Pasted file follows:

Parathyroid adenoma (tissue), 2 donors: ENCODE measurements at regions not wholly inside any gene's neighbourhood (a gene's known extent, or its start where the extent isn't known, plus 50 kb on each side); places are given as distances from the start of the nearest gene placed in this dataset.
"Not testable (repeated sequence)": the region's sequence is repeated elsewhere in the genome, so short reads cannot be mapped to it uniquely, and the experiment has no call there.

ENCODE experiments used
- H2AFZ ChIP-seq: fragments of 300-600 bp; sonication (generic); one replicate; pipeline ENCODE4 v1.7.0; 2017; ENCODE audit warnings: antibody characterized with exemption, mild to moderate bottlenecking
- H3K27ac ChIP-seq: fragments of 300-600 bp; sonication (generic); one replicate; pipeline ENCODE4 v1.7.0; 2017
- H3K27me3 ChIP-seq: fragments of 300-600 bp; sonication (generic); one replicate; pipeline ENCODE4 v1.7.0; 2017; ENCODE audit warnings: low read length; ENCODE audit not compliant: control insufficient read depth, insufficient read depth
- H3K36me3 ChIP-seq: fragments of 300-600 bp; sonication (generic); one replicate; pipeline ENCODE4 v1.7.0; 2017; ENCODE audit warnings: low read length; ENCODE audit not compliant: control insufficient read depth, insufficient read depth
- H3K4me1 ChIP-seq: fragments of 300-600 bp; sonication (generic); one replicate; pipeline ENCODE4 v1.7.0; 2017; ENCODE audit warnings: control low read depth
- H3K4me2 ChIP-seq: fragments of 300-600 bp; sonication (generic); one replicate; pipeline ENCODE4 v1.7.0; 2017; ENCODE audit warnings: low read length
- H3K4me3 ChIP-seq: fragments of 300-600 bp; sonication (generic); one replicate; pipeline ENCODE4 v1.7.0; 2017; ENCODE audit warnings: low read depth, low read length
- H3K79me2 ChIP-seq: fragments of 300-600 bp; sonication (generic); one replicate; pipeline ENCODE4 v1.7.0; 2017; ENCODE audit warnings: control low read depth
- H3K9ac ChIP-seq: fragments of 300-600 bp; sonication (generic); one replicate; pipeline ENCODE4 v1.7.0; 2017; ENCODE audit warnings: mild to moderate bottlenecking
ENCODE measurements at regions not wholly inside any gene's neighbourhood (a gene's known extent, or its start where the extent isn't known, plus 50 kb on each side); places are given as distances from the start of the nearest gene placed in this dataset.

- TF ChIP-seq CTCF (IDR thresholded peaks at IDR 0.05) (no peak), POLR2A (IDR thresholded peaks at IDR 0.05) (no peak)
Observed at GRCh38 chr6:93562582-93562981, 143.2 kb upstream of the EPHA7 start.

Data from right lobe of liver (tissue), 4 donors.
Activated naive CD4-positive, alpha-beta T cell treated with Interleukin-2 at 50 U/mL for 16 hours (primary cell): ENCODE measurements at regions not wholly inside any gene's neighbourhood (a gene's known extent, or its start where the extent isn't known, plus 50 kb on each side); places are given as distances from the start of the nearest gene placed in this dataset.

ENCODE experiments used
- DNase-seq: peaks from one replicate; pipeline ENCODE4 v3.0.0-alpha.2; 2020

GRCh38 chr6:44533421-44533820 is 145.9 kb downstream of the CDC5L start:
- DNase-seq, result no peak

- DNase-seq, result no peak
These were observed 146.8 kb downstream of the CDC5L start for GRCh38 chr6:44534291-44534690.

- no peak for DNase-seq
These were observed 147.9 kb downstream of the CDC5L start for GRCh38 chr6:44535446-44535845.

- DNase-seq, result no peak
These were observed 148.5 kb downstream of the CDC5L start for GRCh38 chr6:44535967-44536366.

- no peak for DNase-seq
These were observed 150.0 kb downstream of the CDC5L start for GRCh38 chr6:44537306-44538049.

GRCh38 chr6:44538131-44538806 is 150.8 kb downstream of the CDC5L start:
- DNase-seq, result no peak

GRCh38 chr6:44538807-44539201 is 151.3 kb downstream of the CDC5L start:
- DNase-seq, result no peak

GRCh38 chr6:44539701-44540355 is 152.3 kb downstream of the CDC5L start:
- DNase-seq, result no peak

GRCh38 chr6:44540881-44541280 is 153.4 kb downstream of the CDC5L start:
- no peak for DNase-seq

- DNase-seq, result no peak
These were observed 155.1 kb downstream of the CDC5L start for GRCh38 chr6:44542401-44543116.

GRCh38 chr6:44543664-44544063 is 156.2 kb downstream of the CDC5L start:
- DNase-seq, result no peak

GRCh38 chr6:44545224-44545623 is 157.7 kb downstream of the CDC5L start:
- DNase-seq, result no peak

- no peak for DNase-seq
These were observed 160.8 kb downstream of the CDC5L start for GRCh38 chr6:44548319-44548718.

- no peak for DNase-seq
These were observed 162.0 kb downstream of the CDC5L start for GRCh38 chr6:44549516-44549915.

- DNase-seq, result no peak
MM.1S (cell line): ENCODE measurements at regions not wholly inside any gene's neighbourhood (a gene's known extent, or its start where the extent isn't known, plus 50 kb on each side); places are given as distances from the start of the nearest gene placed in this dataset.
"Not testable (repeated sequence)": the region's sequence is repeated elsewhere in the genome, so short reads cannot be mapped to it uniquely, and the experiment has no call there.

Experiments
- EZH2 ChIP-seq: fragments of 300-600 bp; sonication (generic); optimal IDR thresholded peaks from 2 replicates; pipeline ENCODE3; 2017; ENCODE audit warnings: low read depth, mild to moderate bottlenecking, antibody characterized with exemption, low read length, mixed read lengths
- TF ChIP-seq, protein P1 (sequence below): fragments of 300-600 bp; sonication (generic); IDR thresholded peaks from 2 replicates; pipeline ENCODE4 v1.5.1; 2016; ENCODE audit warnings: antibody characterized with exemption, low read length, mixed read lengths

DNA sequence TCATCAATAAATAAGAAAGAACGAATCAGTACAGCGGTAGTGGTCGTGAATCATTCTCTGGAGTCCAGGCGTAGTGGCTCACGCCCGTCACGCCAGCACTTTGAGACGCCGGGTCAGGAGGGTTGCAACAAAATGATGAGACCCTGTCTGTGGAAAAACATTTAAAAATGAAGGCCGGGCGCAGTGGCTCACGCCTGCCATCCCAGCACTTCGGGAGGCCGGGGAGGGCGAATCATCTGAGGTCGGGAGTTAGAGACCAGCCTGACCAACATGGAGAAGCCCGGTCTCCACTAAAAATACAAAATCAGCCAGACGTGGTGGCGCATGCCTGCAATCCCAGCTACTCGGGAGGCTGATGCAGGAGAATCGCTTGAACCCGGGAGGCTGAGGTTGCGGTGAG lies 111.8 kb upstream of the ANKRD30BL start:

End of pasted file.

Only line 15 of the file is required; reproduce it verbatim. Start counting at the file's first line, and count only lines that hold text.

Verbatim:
Observed at GRCh38 chr6:93562582-93562981, 143.2 kb upstream of the EPHA7 start.